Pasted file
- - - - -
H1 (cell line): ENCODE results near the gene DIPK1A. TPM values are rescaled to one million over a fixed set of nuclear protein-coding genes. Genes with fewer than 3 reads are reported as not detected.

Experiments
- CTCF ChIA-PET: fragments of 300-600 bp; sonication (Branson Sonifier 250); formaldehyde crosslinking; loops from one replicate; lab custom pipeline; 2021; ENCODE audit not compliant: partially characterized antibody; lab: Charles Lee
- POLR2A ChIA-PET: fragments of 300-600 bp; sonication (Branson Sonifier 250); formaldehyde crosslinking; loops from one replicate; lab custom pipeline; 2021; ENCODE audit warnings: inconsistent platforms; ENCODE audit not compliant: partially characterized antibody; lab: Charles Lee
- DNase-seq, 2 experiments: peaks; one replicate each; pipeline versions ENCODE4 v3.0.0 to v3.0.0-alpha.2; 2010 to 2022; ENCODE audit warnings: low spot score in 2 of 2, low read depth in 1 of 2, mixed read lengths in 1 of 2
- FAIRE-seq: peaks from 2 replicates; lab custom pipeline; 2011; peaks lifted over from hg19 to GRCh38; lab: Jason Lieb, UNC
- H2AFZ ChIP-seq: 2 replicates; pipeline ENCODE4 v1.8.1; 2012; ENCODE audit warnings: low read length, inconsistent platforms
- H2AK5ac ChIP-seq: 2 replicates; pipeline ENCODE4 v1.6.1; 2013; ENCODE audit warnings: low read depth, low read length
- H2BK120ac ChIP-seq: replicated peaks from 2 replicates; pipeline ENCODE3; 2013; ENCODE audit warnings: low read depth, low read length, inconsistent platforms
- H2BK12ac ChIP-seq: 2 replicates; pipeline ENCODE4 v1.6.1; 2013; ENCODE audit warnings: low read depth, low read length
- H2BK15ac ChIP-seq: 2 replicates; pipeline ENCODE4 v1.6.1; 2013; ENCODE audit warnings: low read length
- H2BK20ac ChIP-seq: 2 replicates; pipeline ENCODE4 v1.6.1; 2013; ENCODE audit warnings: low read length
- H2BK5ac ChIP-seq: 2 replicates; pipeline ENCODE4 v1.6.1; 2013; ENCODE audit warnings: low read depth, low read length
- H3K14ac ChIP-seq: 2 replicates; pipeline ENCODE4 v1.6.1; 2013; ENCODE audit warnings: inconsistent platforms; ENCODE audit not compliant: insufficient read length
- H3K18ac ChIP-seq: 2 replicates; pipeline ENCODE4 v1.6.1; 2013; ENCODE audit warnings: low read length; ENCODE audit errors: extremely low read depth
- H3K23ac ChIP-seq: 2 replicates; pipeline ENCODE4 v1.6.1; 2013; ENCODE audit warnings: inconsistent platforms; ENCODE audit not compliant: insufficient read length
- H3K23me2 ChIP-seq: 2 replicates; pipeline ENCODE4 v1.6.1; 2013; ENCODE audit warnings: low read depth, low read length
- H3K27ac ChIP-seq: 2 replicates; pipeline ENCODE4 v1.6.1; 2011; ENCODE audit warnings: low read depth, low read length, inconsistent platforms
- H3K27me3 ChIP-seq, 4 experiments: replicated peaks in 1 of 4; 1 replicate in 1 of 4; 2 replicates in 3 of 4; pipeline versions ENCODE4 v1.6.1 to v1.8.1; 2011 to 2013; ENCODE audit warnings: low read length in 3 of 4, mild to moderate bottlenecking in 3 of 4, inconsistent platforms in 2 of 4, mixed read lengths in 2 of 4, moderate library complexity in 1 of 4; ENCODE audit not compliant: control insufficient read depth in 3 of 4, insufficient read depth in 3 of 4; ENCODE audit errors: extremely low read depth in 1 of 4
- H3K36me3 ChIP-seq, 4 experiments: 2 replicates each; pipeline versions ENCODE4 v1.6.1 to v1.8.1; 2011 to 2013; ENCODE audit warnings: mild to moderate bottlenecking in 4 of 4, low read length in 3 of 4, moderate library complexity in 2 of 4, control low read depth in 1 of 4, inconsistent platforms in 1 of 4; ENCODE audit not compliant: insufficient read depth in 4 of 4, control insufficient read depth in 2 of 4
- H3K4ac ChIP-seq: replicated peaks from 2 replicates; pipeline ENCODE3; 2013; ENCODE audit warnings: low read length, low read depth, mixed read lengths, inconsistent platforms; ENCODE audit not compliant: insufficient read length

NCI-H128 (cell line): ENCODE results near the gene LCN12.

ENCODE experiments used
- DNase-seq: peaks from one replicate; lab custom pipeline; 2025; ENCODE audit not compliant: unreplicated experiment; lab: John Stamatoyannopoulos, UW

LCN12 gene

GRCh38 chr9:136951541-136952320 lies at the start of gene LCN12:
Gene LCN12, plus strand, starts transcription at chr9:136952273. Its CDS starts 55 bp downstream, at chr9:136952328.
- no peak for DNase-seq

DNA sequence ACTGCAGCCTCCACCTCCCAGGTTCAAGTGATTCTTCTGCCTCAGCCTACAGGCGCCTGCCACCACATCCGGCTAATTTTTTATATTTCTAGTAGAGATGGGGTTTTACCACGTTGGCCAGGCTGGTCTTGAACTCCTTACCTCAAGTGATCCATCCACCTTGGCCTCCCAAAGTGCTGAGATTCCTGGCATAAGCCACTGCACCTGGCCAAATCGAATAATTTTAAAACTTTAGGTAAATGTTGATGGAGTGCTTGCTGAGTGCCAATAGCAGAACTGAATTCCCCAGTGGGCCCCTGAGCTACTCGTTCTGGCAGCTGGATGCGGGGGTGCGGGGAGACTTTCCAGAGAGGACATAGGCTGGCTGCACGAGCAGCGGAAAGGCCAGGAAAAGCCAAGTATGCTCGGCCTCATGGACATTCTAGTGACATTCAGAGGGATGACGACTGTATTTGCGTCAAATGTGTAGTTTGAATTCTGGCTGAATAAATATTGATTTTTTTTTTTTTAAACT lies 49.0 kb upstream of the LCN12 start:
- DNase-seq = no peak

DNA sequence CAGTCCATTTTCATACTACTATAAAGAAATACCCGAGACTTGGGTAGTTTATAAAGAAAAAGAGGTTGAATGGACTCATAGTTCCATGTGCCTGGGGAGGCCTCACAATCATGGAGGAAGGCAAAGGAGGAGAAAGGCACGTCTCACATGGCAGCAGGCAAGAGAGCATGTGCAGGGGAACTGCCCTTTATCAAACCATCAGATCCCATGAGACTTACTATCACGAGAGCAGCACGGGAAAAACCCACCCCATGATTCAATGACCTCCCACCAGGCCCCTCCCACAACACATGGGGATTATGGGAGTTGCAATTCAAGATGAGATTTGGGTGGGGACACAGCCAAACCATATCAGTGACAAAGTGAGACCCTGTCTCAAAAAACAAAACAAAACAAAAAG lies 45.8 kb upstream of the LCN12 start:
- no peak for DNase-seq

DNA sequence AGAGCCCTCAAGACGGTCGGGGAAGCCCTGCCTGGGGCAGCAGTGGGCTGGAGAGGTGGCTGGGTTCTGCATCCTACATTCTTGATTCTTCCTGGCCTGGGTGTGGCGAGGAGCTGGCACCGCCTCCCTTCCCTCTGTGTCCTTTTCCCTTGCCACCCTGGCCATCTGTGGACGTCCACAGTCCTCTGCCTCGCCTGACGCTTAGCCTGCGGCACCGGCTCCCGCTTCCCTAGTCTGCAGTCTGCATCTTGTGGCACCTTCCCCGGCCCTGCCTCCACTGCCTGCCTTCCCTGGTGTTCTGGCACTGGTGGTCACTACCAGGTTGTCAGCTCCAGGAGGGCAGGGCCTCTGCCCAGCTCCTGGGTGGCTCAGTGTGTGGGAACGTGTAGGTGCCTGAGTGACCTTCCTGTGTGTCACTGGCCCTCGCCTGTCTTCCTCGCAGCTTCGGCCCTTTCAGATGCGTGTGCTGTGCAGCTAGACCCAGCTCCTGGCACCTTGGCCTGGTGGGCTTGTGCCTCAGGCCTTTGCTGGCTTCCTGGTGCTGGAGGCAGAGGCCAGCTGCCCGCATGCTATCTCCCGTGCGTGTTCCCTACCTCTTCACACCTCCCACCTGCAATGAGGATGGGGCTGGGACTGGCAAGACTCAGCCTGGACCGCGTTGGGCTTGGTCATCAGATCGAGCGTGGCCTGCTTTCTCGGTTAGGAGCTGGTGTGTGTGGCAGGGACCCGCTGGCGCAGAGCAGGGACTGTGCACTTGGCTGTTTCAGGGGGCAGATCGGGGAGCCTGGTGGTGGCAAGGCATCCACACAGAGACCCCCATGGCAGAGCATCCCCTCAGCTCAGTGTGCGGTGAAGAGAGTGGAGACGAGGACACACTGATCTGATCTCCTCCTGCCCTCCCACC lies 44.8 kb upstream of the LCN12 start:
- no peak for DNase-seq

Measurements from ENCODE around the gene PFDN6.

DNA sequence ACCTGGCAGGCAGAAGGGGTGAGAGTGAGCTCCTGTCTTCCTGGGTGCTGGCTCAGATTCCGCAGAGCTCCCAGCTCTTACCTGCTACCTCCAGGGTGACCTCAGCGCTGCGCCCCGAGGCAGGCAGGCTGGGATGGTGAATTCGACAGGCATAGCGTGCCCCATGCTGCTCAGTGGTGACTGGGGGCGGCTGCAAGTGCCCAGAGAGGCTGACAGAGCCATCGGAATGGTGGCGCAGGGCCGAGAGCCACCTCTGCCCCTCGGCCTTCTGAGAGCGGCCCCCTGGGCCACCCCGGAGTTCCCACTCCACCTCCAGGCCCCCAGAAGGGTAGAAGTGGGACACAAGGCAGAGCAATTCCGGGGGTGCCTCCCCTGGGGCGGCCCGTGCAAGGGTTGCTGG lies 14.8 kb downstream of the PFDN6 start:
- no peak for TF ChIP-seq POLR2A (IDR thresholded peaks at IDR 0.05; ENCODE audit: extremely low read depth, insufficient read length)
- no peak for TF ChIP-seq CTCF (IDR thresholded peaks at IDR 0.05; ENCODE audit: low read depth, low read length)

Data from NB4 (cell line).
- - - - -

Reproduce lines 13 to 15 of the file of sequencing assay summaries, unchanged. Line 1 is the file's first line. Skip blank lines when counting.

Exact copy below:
- H2BK5ac ChIP-seq: 2 replicates; pipeline ENCODE4 v1.6.1; 2013; ENCODE audit warnings: low read depth, low read length
- H3K14ac ChIP-seq: 2 replicates; pipeline ENCODE4 v1.6.1; 2013; ENCODE audit warnings: inconsistent platforms; ENCODE audit not compliant: insufficient read length
- H3K18ac ChIP-seq: 2 replicates; pipeline ENCODE4 v1.6.1; 2013; ENCODE audit warnings: low read length; ENCODE audit errors: extremely low read depth